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Eyewear Fit for the East

Manufacturers look to capitalize on a consumer market with vast potential.

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Appeared In
Special Issue
WWD A issue 02/06/2012

Eyewear brands are rushing to cater to one of the world’s fastest-growing markets — Asia — offering a host of frames tailored for the Asian consumer, abroad as well as in the U.S.

To better accommodate Asian facial characteristics, Ray-Ban, Vogue Eyewear, Oakley, Oliver Peoples, Cover Girl Eyewear, Gucci, Dior, Giorgio Armani and Salvatore Ferragamo have developed silhouettes with adjusted nose pads, lens bases, temple width, angle, length and even front curvatures.

Salvatore Ferragamo, a license held by Marchon, introduced Asian-fit frames last month with an expansive range that includes 27 sunglass and 29 optical styles. Coach, Dolce & Gabbana, Prada, Burberry, Celine and Kate Spade will also make their debuts in the category this year, producing frames specifically for this growing market.

Oliver Peoples was one of the first to introduce Asian-fit frames in 1989 with the opening of its first store in Tokyo. It brought the frames to the U.S. about 10 years later. And while many of the styles are identical to those in the main collection, subtle differences do exist — such as adjustable nose pads that properly fit a shallow bridge.

Michelle Cifuentes, director of sales for Oliver Peoples Asia, contends that this market is the fastest growing in terms of overall business — and the silhouettes that contain specific modifications for this market constitute about 20 percent of the line sold in Asia.

“As a global brand, we drive our assortments with consistent bestsellers relevant to all markets mixed with styles intended for a specific region,” she said. “In the case of Asia, we have been there since the beginning of our company. We have great respect for the market and we are clear on the unique styling necessary to be successful there.”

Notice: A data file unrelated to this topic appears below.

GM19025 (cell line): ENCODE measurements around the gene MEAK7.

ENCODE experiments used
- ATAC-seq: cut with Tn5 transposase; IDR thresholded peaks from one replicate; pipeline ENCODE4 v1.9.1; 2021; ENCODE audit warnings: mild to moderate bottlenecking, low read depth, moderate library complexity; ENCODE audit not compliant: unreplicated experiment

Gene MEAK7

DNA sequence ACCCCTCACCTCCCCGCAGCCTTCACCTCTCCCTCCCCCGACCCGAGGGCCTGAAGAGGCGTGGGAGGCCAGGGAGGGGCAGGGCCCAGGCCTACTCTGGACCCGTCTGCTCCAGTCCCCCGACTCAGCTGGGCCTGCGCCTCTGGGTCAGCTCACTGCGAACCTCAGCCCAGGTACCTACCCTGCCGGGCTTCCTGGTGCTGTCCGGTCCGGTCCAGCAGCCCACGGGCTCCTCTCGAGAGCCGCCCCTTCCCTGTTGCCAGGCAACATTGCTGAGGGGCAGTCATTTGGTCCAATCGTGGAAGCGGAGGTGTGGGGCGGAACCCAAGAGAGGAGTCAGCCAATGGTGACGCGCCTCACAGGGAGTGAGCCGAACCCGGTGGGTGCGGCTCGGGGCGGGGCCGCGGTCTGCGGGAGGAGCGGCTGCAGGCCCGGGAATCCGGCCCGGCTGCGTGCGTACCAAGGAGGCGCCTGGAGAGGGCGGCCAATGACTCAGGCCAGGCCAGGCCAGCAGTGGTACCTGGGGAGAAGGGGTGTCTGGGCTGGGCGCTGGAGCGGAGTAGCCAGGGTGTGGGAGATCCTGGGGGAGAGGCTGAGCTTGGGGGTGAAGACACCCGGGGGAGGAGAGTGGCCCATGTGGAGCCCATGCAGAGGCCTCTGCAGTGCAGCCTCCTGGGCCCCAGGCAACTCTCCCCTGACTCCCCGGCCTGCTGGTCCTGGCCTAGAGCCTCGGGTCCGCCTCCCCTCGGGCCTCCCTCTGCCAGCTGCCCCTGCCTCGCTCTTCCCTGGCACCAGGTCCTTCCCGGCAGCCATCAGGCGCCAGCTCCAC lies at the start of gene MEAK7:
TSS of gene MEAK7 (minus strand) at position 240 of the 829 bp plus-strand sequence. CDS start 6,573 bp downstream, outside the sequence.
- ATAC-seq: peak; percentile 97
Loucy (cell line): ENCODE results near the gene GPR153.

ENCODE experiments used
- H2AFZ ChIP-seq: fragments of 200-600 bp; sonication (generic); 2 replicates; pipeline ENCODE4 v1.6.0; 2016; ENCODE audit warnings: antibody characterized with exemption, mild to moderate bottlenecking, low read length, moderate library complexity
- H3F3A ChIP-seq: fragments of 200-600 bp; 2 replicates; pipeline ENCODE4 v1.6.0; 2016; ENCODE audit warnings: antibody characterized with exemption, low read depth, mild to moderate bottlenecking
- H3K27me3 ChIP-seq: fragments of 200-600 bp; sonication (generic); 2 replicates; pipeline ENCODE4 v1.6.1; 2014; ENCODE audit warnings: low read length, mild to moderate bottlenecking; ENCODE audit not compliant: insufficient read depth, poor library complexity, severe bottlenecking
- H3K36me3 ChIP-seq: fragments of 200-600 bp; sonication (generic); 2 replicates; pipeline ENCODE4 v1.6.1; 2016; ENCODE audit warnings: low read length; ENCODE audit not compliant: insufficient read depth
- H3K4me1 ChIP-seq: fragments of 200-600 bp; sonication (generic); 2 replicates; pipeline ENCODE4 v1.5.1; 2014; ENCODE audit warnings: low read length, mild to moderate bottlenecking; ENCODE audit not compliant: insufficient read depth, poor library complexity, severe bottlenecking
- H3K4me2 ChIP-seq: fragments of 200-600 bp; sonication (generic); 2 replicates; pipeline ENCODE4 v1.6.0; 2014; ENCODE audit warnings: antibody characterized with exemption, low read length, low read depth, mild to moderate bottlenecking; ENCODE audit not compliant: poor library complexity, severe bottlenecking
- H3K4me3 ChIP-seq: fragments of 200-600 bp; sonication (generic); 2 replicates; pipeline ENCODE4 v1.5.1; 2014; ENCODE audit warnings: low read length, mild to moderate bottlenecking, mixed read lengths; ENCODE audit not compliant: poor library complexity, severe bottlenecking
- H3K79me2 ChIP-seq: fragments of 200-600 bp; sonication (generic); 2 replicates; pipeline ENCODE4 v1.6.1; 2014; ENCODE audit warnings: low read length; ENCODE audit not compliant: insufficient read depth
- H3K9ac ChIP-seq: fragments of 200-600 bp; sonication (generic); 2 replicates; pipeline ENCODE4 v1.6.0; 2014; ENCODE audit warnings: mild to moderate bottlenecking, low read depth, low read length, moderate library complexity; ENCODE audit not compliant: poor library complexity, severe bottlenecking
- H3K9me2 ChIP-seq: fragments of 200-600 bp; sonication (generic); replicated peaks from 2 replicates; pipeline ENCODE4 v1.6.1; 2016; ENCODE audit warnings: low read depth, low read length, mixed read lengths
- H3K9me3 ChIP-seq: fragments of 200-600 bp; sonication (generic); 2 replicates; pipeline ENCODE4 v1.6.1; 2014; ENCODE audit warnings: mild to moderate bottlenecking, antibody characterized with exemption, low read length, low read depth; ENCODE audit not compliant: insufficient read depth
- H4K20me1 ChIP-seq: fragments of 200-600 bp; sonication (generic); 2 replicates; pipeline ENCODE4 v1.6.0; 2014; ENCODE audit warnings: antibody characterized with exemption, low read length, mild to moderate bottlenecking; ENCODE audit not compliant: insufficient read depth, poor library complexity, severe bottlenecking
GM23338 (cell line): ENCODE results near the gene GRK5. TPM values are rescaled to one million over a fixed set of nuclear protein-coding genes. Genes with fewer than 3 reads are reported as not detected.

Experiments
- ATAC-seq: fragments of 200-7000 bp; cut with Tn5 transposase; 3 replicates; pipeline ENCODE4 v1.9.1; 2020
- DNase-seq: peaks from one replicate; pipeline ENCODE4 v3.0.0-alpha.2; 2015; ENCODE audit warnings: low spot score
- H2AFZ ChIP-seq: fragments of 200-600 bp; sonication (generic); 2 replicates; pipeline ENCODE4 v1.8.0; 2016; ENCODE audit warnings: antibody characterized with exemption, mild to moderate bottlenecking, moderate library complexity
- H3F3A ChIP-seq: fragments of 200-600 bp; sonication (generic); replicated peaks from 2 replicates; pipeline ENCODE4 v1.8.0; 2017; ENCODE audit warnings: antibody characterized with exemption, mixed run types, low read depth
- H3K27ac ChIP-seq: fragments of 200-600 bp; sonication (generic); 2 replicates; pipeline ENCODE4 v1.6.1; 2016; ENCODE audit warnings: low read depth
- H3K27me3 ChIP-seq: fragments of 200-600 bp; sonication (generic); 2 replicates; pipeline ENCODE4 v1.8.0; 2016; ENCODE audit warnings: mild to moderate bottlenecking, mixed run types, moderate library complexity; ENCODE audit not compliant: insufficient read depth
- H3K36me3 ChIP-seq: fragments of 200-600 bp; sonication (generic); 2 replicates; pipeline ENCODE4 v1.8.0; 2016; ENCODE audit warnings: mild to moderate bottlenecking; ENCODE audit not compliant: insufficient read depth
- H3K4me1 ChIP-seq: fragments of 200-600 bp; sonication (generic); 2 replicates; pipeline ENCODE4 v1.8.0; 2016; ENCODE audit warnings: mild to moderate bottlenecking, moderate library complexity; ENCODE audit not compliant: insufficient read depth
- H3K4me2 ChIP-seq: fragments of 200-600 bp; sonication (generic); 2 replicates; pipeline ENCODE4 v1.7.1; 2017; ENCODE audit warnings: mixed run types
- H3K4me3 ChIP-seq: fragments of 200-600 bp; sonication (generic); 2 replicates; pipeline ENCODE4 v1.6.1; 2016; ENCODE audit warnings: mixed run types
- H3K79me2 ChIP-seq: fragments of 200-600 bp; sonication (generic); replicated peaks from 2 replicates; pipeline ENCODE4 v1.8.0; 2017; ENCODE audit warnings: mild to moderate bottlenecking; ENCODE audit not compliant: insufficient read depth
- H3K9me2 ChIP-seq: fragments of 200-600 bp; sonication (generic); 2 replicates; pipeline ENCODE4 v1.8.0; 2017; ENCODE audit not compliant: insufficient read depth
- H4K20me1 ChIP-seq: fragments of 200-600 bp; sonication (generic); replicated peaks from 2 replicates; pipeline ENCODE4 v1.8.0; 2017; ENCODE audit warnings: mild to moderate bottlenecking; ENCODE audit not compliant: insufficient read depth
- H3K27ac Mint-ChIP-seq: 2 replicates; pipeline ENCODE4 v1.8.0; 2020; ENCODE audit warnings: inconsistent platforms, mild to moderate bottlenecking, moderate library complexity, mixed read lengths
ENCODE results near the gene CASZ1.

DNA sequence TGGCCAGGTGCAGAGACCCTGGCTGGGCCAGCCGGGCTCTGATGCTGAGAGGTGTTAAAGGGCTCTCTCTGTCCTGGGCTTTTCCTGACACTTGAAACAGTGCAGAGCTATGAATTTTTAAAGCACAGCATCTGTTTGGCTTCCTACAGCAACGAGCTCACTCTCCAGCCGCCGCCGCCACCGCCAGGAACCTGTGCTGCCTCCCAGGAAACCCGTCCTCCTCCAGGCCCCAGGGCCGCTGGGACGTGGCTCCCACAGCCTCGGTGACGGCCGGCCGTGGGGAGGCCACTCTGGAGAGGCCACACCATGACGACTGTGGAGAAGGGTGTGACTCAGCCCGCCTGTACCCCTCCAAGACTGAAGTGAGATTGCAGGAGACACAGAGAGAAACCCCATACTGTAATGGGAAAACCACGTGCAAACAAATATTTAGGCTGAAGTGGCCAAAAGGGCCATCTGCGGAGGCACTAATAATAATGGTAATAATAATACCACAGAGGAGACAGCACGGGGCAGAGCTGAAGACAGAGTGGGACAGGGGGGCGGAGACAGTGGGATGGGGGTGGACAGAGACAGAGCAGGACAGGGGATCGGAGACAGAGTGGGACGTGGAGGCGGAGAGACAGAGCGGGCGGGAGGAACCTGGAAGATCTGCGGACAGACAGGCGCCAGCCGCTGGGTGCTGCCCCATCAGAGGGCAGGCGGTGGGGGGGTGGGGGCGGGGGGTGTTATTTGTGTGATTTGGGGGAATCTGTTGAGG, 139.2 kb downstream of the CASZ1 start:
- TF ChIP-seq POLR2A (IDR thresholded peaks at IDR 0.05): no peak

The frames range from $400 to $600, and Cifuentes added that the brand has plans to open additional stores in Korea, Hong Kong and China.

It’s nearly impossible to discern the difference between the original and the Asian-fit version of an Oliver Peoples bestseller, the Sheldrake, when viewing them side by side with the naked eye. The frame in particular is nearly identical, but the nose piece on the Asian-fit style is built up slightly so the frame sits higher on the bridge of the nose, which is typically more shallow than on a Caucasian face.

Currently, Luxottica Group’s brands that include Asian design options are Ray-Ban, Vogue Eyewear and Oakley. Luxottica plans to launch styles dedicated to this market from licensee partners Dolce & Gabbana, Prada, Burberry and Coach in the near future.

Ray-Ban offers 44 percent of its international icons silhouettes in Asian-fit styles, as well as 28 percent of its internal collections, and although the company adopted Asian-fit frames several years ago, it’s made a strategic decision to invest in the category more aggressively.

In May, it opened a design studio in Shanghai, the Luxottica Design Hub, where 28 percent of the styles created are specifically designed for that market.

“It’s devoted not only to creating Asian-fitting frames and maintaining quality standards, but developing and cultivating Asian-designed eyewear collections,” said Antonio Miyakawa, executive vice president of product, style and marketing at Luxottica Group.